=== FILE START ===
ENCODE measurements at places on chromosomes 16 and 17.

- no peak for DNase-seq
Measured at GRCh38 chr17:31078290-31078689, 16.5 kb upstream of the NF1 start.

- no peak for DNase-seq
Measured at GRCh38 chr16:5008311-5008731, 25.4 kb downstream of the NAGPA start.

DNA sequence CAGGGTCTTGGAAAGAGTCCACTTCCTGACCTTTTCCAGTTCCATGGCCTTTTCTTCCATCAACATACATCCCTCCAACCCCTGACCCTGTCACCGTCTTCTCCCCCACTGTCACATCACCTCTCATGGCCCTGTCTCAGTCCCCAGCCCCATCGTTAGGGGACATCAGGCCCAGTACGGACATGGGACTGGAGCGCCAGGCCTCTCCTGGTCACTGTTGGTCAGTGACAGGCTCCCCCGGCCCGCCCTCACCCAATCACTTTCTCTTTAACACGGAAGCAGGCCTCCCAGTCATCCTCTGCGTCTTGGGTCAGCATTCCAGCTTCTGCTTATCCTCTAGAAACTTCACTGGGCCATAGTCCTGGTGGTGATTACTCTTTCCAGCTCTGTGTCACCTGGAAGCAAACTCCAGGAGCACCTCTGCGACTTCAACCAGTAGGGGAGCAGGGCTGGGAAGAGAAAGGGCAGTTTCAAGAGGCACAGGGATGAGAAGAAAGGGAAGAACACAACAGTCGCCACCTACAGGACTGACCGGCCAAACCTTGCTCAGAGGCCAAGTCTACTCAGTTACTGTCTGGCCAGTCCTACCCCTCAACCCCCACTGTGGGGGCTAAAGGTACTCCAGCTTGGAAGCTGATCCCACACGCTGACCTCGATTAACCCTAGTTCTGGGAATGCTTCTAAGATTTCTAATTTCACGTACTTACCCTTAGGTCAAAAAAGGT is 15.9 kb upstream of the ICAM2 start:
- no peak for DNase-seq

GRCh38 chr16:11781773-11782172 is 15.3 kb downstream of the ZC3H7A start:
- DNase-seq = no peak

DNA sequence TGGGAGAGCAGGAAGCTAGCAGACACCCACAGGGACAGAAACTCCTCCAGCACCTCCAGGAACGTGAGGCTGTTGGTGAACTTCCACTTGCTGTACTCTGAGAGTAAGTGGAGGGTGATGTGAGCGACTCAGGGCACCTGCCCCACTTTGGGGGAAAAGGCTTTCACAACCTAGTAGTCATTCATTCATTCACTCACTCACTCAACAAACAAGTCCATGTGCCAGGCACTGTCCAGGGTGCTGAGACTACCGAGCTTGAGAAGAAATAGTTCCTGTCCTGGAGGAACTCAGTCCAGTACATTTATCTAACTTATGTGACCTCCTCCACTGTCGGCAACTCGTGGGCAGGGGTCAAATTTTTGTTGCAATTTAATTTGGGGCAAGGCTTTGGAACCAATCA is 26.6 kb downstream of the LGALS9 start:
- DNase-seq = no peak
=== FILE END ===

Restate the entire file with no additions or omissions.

ENCODE measurements at places on chromosomes 16 and 17.

- no peak for DNase-seq
Measured at GRCh38 chr17:31078290-31078689, 16.5 kb upstream of the NF1 start.

- no peak for DNase-seq
Measured at GRCh38 chr16:5008311-5008731, 25.4 kb downstream of the NAGPA start.

DNA sequence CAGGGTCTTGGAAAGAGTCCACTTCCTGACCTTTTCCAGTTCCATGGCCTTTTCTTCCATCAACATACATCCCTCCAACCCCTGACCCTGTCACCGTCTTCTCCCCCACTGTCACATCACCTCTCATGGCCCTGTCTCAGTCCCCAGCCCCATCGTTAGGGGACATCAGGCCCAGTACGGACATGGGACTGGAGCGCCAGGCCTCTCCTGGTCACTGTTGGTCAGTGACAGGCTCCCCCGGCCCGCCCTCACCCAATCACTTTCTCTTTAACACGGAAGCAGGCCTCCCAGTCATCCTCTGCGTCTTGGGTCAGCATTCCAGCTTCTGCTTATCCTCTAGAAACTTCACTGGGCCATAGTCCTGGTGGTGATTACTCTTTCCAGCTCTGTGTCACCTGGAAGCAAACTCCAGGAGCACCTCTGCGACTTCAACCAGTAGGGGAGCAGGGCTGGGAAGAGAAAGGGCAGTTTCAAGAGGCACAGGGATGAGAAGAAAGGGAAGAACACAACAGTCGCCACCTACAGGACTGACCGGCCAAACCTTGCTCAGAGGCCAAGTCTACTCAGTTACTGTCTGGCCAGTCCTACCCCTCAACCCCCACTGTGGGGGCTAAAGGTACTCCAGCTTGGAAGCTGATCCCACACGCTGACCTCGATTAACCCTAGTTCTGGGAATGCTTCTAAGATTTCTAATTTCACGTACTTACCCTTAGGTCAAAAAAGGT is 15.9 kb upstream of the ICAM2 start:
- no peak for DNase-seq

GRCh38 chr16:11781773-11782172 is 15.3 kb downstream of the ZC3H7A start:
- DNase-seq = no peak

DNA sequence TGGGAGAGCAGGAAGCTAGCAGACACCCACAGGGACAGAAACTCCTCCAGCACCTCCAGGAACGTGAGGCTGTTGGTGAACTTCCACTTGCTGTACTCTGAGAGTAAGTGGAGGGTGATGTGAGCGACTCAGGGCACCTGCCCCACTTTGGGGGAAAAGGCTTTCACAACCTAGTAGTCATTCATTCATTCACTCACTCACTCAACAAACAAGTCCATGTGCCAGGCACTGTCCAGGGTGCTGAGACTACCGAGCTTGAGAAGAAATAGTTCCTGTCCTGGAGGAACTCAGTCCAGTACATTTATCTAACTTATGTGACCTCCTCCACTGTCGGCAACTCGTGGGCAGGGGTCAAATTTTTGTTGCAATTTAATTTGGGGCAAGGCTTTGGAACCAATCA is 26.6 kb downstream of the LGALS9 start:
- DNase-seq = no peak